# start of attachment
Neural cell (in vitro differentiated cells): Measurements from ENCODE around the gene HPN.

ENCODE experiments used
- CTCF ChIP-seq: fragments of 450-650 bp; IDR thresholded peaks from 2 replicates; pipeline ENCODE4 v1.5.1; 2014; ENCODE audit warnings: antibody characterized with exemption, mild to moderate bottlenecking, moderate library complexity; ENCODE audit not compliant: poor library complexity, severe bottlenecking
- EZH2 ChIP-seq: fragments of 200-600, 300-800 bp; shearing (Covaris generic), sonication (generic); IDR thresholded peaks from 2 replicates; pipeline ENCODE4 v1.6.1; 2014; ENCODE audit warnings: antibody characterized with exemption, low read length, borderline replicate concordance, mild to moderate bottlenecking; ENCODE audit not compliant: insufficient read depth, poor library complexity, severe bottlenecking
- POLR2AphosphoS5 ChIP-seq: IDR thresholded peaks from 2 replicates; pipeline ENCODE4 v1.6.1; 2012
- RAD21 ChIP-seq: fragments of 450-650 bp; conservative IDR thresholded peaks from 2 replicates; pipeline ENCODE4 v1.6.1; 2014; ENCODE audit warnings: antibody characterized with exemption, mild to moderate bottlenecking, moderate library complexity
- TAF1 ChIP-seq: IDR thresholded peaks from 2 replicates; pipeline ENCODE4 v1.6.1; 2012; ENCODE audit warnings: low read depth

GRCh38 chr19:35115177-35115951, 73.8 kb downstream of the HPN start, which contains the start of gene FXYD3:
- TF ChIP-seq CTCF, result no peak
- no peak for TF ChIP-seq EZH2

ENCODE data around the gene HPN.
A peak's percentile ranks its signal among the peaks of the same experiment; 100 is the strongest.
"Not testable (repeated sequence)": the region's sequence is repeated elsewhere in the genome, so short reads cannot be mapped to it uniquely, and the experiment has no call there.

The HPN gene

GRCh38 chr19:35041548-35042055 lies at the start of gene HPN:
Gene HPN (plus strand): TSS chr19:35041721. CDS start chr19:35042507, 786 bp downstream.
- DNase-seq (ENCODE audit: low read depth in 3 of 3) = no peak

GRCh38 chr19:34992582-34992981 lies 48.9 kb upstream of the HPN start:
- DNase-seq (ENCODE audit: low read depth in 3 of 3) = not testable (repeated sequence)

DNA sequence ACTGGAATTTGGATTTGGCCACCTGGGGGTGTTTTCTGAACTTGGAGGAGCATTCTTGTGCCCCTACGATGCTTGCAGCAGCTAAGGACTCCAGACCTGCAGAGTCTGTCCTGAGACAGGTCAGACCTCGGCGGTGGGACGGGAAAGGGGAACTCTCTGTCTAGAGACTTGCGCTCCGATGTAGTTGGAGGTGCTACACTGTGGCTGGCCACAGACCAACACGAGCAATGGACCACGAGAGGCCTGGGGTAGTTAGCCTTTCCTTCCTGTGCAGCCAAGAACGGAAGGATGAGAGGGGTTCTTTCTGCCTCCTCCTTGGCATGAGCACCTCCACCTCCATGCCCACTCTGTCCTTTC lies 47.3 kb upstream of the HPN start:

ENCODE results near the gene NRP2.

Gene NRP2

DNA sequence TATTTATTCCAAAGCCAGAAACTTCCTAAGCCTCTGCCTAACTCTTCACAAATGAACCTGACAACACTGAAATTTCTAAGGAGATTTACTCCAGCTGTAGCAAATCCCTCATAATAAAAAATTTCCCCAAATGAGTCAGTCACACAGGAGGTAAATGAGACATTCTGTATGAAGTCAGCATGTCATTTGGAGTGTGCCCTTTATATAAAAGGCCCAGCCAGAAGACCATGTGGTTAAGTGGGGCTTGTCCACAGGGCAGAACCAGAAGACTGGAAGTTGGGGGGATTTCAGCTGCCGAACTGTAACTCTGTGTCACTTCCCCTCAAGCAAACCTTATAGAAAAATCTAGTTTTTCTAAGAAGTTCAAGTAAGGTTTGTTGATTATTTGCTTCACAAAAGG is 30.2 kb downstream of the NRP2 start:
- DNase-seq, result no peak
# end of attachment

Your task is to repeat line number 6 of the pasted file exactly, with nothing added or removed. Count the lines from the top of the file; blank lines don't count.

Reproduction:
- RAD21 ChIP-seq: fragments of 450-650 bp; conservative IDR thresholded peaks from 2 replicates; pipeline ENCODE4 v1.6.1; 2014; ENCODE audit warnings: antibody characterized with exemption, mild to moderate bottlenecking, moderate library complexity